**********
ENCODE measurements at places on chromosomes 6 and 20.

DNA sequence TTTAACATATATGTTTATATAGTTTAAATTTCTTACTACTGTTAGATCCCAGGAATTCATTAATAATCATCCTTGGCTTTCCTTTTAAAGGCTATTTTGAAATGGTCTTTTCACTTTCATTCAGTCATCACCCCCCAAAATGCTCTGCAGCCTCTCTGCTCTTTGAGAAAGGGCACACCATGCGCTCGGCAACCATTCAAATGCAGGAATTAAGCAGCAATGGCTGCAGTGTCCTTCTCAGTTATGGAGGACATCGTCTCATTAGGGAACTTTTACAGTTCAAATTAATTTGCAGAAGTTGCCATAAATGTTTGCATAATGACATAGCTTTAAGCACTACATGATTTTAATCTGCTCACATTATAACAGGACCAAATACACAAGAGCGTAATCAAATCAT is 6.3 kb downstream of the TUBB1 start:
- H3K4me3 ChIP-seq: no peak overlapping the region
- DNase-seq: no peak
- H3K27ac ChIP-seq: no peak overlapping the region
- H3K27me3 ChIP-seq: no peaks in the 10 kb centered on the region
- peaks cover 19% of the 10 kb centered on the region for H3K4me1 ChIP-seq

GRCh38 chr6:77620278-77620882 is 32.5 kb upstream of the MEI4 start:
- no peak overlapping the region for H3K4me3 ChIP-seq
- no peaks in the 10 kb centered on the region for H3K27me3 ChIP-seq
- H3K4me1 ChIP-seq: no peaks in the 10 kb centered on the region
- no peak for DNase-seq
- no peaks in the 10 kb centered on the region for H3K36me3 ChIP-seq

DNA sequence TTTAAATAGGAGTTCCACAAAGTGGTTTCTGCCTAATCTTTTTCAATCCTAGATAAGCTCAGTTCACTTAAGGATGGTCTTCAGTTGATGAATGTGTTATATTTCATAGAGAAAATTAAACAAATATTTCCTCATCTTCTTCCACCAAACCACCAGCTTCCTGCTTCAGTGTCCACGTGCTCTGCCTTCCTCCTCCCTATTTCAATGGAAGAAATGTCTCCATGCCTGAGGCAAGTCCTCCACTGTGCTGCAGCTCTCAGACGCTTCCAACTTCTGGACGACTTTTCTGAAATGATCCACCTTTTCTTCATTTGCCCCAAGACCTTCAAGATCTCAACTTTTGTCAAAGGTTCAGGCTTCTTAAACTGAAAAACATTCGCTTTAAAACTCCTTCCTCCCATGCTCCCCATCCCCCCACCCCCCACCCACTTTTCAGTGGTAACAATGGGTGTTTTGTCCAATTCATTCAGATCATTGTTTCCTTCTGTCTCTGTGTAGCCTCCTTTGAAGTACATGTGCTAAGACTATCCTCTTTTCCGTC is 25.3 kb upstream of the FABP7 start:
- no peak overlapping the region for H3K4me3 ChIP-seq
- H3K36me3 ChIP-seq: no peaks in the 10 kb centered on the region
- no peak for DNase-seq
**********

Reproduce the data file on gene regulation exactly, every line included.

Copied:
ENCODE measurements at places on chromosomes 6 and 20.

DNA sequence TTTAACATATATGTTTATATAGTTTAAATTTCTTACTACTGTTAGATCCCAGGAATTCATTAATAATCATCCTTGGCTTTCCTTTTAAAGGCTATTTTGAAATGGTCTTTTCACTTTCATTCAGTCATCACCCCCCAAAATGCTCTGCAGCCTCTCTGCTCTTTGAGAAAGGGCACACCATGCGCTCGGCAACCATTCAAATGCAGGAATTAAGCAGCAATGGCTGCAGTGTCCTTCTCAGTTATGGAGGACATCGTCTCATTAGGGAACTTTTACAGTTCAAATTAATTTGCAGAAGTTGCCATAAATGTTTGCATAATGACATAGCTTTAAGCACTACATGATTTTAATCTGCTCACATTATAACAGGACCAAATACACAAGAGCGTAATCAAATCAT is 6.3 kb downstream of the TUBB1 start:
- H3K4me3 ChIP-seq: no peak overlapping the region
- DNase-seq: no peak
- H3K27ac ChIP-seq: no peak overlapping the region
- H3K27me3 ChIP-seq: no peaks in the 10 kb centered on the region
- peaks cover 19% of the 10 kb centered on the region for H3K4me1 ChIP-seq

GRCh38 chr6:77620278-77620882 is 32.5 kb upstream of the MEI4 start:
- no peak overlapping the region for H3K4me3 ChIP-seq
- no peaks in the 10 kb centered on the region for H3K27me3 ChIP-seq
- H3K4me1 ChIP-seq: no peaks in the 10 kb centered on the region
- no peak for DNase-seq
- no peaks in the 10 kb centered on the region for H3K36me3 ChIP-seq

DNA sequence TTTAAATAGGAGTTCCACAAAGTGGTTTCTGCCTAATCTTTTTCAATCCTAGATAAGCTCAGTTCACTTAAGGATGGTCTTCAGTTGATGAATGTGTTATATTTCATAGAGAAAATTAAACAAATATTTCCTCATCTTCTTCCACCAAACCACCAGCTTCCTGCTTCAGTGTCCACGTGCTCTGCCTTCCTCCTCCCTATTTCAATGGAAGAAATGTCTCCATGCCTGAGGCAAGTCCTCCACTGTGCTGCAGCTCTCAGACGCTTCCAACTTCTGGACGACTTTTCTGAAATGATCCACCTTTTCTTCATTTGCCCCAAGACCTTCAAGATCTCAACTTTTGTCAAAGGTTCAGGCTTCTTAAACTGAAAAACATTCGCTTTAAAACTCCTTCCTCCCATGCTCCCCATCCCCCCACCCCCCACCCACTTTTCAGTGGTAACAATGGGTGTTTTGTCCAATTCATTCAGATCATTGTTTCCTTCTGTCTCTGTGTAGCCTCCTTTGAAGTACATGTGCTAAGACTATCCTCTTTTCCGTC is 25.3 kb upstream of the FABP7 start:
- no peak overlapping the region for H3K4me3 ChIP-seq
- H3K36me3 ChIP-seq: no peaks in the 10 kb centered on the region
- no peak for DNase-seq